The city of Buffalo announced Tuesday it has filed a "first of its kind" lawsuit against the gun industry, seven months after a teenager killed 10 people and wounded three others at a Buffalo grocery store.
The lawsuit was announced by Mayor Byron Brown and names as defendants some of the nation's biggest firearm manufacturers, including Beretta, Smith & Wesson, Bushmaster, Glock and Remington. The suit, filed in state Supreme Court in Buffalo, also names ghost gun retailers Polymer and Arm or Ally as defendants.
"Members of our community have suffered too much for too long from gun violence," Brown said in a statement. "We must do everything we can to decrease gun violence. Enabling the possession of illegal guns destroys lives and deeply affects our neighborhood, especially in Black and Brown communities."
City leaders concede that gun violence in Buffalo is getting worse despite efforts by the Buffalo Police Department to curb gun violence.
Gun violence has surged in the city since 2020, when 355 people were killed or injured in shootings.
"As of March, 2021, the number of people shot in Buffalo over the first two months of the year jumped 140% compared to the same period [in 2020]," the city's statement reads.
The lawsuit comes after a racially motivated mass shooting on May 14 at a Tops market on the east side of Buffalo left 10 Black people dead. Police said the 18-year-old suspect, Payton Gendron, used a semi-automatic rifle in the massacre that he purchased legally but manipulated to fit a high capacity ammunition magazine that is illegal to possess in New York. It was bought at a gun shop in Pennsylvania.
In November, Gendron, now 19, pleaded guilty to 15 charges in all, including domestic terrorism motivated by hate, murder and attempted murder. He faces life in prison without the possibility of parole when he is sentenced in February.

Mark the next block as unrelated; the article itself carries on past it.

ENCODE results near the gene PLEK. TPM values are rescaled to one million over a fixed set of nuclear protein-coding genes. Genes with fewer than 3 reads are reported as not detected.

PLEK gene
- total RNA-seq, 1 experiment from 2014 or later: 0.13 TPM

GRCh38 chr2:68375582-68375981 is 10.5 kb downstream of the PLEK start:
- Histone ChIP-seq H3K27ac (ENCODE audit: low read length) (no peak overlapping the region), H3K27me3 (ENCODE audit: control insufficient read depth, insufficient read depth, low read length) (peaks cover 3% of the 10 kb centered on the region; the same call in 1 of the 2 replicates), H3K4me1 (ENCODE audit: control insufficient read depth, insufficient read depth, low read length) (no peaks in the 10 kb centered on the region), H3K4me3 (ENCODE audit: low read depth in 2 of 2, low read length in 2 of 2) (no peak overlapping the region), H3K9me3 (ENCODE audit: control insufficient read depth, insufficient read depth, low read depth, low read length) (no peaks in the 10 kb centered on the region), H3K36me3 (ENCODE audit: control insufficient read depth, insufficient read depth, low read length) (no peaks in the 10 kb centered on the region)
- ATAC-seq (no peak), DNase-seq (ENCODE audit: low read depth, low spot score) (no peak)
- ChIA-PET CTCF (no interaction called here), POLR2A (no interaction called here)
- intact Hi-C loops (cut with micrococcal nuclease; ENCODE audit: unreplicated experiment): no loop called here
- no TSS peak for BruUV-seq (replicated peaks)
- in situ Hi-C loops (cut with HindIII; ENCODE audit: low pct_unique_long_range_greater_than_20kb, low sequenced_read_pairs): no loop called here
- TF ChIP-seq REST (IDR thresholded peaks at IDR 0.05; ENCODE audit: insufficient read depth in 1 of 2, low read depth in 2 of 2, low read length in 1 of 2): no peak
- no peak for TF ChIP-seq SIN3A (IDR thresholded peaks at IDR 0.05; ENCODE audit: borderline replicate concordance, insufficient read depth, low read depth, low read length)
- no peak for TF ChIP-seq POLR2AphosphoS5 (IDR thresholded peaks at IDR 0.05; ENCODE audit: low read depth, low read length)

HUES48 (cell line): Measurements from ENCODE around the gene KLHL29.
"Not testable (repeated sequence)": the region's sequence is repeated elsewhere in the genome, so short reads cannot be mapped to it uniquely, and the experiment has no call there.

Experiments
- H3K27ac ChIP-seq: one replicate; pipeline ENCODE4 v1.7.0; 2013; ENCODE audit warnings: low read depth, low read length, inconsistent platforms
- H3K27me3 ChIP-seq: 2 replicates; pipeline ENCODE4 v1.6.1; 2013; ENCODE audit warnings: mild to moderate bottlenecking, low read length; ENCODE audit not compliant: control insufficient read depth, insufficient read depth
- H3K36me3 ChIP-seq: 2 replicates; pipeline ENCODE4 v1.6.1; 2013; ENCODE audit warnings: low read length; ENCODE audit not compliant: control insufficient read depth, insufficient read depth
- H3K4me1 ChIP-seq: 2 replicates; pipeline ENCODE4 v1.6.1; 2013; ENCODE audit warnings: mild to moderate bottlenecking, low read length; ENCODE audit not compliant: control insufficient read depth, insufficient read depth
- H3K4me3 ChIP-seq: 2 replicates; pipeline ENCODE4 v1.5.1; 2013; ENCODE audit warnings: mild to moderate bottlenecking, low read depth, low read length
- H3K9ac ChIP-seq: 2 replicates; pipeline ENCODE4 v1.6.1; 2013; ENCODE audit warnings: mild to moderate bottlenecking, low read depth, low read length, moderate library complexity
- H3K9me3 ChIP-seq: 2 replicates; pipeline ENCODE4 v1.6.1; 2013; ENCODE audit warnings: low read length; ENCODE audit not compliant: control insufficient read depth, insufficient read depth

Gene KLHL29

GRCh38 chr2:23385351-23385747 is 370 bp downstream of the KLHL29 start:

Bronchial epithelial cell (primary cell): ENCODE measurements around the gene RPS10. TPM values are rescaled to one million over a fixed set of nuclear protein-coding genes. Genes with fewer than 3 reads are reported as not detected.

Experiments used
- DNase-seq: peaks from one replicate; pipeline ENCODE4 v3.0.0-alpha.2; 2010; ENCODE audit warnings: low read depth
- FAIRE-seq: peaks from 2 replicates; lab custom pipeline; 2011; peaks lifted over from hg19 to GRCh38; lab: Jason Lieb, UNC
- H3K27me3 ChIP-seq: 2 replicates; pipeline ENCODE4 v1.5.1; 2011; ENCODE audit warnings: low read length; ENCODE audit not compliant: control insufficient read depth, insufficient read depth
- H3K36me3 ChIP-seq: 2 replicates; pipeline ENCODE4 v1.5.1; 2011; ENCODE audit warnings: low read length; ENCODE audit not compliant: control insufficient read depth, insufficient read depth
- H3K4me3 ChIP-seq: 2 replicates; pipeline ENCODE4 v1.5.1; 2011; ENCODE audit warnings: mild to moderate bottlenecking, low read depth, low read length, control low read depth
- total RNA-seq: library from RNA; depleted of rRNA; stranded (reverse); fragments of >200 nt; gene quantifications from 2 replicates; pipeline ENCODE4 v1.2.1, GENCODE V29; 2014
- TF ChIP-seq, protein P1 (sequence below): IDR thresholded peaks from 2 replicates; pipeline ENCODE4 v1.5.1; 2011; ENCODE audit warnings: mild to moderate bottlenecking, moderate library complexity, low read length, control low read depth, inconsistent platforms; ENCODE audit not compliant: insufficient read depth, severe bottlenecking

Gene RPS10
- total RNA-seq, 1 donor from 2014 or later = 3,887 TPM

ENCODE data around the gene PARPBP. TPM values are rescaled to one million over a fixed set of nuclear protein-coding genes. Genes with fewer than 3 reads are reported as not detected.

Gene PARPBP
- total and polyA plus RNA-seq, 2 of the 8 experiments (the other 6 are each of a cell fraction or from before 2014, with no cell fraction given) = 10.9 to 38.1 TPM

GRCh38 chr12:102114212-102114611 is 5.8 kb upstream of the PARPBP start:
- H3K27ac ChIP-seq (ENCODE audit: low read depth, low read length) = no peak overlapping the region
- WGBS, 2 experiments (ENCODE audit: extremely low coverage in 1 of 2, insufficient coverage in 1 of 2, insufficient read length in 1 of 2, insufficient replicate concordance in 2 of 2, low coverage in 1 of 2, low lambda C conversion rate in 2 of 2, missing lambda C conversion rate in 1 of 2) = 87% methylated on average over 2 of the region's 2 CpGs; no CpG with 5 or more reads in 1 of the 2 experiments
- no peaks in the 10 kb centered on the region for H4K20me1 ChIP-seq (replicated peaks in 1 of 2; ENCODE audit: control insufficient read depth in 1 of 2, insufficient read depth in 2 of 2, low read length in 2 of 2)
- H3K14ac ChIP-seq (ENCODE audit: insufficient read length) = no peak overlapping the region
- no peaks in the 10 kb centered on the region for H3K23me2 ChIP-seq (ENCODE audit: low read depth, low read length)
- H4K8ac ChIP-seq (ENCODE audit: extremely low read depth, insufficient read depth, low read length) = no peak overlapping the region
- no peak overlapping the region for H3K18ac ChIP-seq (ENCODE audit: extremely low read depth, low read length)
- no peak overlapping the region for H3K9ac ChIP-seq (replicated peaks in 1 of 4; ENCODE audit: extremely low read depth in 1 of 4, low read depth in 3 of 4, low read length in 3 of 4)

City officials said the goal of the lawsuit "is not to prevent legal gun ownership."
"The city of Buffalo is not going to let these gun industry members continue to flood our City with illegally possessed guns," said Cavette A. Chambers of the city Corporation Counsel. "We must hold them accountable."
Chambers said city officials have been following public nuisance laws in New York "and will be considering additional defendants and causes of action as we get into discovery."
Brown added, "The conduct of certain gun manufacturers has unreasonably interfered with the public's right to use open space free from fear."
The lawsuit said the plaintiffs are looking for compensatory and punitive damages as well as an abatement fund "with sufficient capital to eliminate the public nuisance [gun manufacturers] are responsible for creating, exacerbating, and/or perpetuating." The lawsuit requests a jury trial.
There was no immediate response to the lawsuit from the gun manufacturers and retailers named as defendants.
The lawsuit charges the gun manufacturers and retailers have "maintained the public nuisance of unlawful possessing, transportation and disposition of firearms and the utilization of guns in the commission of an offense" by marketing firearms to emphasize their "high capacity and ease of concealment." The suit alleges that such marketing, including its use in movies and social media, appeals to prospective purchasers with criminal intent.
The lawsuit also faults manufactures for not training dealers "to avoid straw sales and other illegal transactions" and for refusing to terminate contracts with distributors who sell to dealers with disproportionately high volumes of guns traced to crime scenes.
"All of the Defendants manufactured or distributed thousands of firearms recovered in crimes committed in the City of Buffalo and New York State," the lawsuit alleges.
The five top gun companies named in the suit "acknowledged that they have no system process in place to gather safety data related to their products, and they were unable to produce any internal analyses of the dangers caused by sellers of their military-style weapons to civilians."